A look at the guidelines shows what is possible: Oxygen therapy in the case of persistent lung damage and sleep-supporting medication instead of classic sleeping pills in the case of sleep disorders. Breathing exercises can help with shortness of breath. For people with exercise intolerance, the focus is on pacing. This means dividing your strength, taking everything much more slowly, avoiding sensory overload and keeping physical and mental stress within limits. In everyday life, this turns out to be a real challenge. “It’s not easy when you’d like to but can’t or shouldn’t,” says the doctor.
At some point, you will reach your limits with symptomatic treatment. However, there is still neither an approved therapy nor approved medication for post-Covid. The Berlin start-up “Berlin Cures” has developed an active ingredient for the treatment of autoimmune-related cardiac insufficiency. He could potentially help with Post Covid too. The molecule blocks the binding sites of autoantibodies that are directed against certain receptors that are part of the autonomic nervous system. A clinical study, which initially clarifies tolerability and safety aspects, is ongoing. Experience reports are encouraging, but also indicate that some of those affected apparently not only form autoantibodies for a short time, but permanently.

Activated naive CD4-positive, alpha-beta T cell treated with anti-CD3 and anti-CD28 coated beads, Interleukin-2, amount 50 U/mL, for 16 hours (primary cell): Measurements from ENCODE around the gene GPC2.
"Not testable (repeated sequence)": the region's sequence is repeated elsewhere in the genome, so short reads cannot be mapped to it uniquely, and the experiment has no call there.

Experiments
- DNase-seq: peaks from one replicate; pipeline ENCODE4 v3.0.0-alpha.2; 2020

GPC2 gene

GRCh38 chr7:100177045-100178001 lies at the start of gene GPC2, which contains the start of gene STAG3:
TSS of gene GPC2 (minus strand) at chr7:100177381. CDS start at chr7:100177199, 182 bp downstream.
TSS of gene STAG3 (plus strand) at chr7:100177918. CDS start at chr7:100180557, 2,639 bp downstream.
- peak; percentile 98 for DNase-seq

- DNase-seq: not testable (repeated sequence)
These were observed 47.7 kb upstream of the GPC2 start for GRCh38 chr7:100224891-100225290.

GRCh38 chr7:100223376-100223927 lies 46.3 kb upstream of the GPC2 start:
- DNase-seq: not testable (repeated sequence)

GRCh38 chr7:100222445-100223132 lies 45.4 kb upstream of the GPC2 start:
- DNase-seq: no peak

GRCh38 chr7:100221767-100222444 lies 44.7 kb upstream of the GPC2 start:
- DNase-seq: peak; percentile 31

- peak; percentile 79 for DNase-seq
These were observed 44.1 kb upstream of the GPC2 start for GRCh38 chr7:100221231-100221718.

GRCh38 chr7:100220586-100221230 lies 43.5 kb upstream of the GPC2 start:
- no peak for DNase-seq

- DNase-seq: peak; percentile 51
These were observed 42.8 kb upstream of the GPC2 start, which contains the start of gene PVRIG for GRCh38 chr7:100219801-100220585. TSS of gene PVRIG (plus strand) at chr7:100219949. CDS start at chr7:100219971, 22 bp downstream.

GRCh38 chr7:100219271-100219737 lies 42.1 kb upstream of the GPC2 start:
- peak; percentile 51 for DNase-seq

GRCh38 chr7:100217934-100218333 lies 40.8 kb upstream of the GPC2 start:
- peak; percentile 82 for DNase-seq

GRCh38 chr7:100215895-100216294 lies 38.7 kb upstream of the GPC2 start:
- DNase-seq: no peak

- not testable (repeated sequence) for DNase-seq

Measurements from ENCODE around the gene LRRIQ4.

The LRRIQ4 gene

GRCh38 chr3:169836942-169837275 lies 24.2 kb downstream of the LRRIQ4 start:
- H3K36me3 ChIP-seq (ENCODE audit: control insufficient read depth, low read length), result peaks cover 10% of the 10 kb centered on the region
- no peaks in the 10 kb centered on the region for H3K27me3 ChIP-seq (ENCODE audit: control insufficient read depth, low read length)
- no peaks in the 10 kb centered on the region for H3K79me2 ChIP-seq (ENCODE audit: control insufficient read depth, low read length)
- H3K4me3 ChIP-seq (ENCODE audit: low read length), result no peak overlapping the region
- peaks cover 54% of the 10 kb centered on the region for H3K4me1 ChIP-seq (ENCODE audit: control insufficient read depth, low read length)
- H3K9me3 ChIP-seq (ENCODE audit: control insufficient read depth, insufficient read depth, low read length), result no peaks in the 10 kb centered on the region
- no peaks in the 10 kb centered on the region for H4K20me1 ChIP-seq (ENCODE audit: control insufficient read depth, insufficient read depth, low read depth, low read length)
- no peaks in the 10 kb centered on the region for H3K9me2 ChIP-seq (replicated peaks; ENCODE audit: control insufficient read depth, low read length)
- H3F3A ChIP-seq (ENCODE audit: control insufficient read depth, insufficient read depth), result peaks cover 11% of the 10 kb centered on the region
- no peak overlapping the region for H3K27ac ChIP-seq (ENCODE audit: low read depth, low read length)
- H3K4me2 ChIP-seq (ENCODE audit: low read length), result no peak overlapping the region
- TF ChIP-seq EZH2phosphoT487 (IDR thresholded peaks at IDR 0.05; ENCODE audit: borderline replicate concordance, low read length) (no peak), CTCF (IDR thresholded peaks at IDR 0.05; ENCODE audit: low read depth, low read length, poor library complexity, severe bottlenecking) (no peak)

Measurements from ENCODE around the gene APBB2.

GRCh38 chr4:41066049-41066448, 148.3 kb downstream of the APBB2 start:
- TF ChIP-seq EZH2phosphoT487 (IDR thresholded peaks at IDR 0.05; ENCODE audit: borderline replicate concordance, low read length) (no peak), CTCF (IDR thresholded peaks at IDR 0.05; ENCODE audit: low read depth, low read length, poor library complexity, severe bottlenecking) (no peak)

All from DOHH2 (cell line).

Studies are in preparation for immunoadsorption, a blood wash that removes autoantibodies from the blood outside the body so that the cleaned blood then flows back into the body. The testing of this therapeutic approach could start soon. For those affected, however, “soon” is still far too long.
“These people were in the middle of life before the corona infection, are now unable to work, often still have children to look after, but they have no strength for them, and need support on many levels,” says doctor Bellmann-Strobl.